Sgt. Pepper: Why So Popular?

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By 1966, The Beatles were tired of touring and the quality of their musicianship had deteriorated. During a performance in Japan, their audience was polite and restrained. The Fab Four could hear their own voices as they performed, a rareity. In their opinion, their skills had deteriorated and something had to be done about that –for their own satisfaction.

They returned to England and everyone took a three month break. George Harrison went to India to study the sitar with Ravi Shankar. Paul McCartney collaborated with record producer George Martin (pictured below) on the soundtrack for a film. John Lennon acted in a film (“How I Won the War”) and attended art showings –where he met Yoko Ono. Ringo Starr spent time with his wife (Maureen) and son (Zak). The decision was made to take an unlimited amount of time and spend an almost unlimited amount of money to see what they could accomplish.   The result was an album: Sgt. Pepper’s Lonely Hearts Club Band.

They and Mr. Martin worked on their project from November 24, 1966 to April 21, 1967. In May, their record was released in the UK. In June, it was released in the USA.   By December 31, 1967, the album had sold 2,360,423 copies in the United States alone.

The more you know about how Sgt. Pepper was made, the more you can appreciate the creativity of the Beatles, George Martin, and the studio staff. For example, four-track recording equipment was used.   Techniques utilized included: automatic double tracking, varispeeding, and a lot of other stuff I don’t understand. Plus the four Beatles played a wide variety of instruments (eg, McCartney, in addition to his guitar, played a grand piano and a Lowery organ).   To sum up: if Sgt. Pepper sounded unique, there were many reasons why.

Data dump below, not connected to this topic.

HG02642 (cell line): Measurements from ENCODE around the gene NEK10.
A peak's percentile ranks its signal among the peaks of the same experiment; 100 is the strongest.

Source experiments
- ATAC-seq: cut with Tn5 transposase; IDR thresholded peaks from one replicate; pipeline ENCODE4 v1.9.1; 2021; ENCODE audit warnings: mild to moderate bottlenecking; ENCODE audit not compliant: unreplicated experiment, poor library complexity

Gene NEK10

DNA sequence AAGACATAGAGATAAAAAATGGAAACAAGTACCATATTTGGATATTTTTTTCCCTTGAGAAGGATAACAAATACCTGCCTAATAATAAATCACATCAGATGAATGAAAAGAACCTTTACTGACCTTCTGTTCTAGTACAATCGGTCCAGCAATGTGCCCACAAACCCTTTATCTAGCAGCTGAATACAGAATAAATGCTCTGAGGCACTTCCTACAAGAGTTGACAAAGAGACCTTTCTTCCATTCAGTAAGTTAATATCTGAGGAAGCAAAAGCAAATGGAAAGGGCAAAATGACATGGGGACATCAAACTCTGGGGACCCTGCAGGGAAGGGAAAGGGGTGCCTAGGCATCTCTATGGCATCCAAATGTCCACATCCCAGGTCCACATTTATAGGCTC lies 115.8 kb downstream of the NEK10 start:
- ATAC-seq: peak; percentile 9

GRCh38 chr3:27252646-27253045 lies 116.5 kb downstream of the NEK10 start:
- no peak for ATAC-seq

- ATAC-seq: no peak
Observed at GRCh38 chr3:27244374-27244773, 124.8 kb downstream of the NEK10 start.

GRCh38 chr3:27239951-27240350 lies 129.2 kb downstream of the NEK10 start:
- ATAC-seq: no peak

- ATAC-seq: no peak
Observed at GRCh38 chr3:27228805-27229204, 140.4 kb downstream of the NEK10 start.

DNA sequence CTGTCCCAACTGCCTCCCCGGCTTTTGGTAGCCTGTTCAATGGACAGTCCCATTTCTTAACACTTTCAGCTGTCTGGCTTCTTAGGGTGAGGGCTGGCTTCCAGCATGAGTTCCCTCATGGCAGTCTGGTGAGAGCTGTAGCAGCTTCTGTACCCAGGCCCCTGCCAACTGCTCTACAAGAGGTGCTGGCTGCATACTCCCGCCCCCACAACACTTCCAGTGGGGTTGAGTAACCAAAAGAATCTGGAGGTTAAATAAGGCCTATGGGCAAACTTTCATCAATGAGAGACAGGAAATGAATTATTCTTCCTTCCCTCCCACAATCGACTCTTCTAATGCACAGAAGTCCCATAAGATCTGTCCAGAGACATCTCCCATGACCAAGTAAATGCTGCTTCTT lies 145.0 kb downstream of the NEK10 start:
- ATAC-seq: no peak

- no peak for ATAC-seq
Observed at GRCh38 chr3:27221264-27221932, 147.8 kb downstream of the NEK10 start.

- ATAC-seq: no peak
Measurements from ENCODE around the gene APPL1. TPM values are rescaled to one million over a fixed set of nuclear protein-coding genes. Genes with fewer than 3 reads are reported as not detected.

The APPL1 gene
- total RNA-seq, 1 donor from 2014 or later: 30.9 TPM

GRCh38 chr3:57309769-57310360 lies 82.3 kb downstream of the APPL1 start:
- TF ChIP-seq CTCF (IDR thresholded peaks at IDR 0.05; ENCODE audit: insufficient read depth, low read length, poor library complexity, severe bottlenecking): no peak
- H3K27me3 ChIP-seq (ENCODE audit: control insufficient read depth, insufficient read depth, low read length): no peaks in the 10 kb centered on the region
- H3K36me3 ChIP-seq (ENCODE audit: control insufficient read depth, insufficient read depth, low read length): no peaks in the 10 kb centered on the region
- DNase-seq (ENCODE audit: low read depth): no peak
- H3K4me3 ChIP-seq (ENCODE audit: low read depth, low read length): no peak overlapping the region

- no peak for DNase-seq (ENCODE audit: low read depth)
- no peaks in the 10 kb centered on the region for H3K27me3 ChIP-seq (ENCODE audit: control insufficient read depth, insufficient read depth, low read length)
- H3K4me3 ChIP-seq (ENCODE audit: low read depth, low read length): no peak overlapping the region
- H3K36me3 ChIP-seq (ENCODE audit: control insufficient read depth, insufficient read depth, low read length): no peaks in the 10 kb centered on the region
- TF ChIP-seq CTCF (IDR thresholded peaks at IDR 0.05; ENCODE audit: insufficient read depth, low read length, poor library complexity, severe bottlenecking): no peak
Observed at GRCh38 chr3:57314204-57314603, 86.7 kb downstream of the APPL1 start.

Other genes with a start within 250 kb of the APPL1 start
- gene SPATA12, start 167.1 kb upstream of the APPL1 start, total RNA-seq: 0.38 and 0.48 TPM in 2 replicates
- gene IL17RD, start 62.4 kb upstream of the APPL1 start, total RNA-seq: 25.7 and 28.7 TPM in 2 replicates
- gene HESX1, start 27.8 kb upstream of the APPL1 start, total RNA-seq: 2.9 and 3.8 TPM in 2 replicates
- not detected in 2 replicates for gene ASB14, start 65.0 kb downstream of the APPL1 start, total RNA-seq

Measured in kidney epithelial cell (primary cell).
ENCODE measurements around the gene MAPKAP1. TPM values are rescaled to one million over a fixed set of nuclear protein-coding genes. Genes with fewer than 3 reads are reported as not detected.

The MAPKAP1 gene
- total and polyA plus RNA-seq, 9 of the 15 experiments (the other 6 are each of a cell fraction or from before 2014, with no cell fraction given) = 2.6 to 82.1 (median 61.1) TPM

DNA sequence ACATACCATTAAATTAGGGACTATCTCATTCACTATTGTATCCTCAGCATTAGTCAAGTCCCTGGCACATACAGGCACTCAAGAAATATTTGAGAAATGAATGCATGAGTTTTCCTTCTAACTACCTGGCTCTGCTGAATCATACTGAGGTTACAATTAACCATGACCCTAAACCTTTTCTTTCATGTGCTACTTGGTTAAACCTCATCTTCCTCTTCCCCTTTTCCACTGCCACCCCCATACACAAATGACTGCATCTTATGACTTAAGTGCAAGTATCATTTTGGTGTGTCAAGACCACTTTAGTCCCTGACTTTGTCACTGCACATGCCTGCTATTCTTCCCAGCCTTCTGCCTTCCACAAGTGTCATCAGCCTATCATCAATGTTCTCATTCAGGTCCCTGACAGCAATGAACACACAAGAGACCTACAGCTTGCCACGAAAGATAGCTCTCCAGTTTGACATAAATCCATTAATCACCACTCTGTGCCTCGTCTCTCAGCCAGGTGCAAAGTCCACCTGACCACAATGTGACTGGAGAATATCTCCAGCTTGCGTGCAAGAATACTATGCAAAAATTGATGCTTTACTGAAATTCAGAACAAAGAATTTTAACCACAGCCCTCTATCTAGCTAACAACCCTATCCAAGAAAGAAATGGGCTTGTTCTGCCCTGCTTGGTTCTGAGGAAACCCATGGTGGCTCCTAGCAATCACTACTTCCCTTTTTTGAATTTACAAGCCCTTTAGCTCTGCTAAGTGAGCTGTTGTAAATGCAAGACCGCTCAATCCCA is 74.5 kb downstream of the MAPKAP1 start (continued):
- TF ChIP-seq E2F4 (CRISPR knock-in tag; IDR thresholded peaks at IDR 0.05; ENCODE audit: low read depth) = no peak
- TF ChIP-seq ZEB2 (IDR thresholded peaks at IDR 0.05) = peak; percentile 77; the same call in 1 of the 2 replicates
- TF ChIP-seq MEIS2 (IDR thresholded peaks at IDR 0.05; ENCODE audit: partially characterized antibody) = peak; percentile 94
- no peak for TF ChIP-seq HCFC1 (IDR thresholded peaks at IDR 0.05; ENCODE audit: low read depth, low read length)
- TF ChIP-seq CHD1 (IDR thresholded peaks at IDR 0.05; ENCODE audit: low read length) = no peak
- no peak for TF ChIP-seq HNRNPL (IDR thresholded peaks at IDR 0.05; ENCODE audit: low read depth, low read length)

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In time and money, what was the cost? Estimates indicated the Beatles spent 700 hours to create the album, “more than 30 times necessary to make their first album.” The financial cost of their first album was 400 pounds. Sgt. Pepper cost 25,000 pounds. The songs’ lyrics were printed, in full, on the back cover –the first time it had been done on a rock album. The final cost of the art on the album cover was almost 3,000 pounds. Typically, it cost about 50 pounds. Creativity, it seems, was neither quick nor inexpensive.

SP's cover 2

In February, 1967, 2 songs were recorded at Abbey Road Studios: “Strawberry Fields” and “Penny Lane.” They were released as a “double A-side” because of the pressure on George Martin for a “single” recording. Releasing these two songs instead of including them in the coming album, Martin later said was “the biggest mistake of my professional life.”

What were the results of their efforts? American radio stations interrupted their regular scheduling and played Sgt. Pepper non-stop from start to finish. It sold more copies than any previous Beatles album. In 1968, at the Grammy awards, it was chosen Album of the year. For several years after its release, and for the first time in the history of the music industry, sales of albums exceeded sales of single records.

Future honors included: As of 2011, Sgt. Pepper had sold more than 32 million copies worldwide. In 2003, the Library of Congress placed it in the National Recording Registry, honoring it as culturally, historically, or aesthetically significant. Rolling Stone magazine ranked it number One on its list of “5,000 Greatest Albums of All Time. “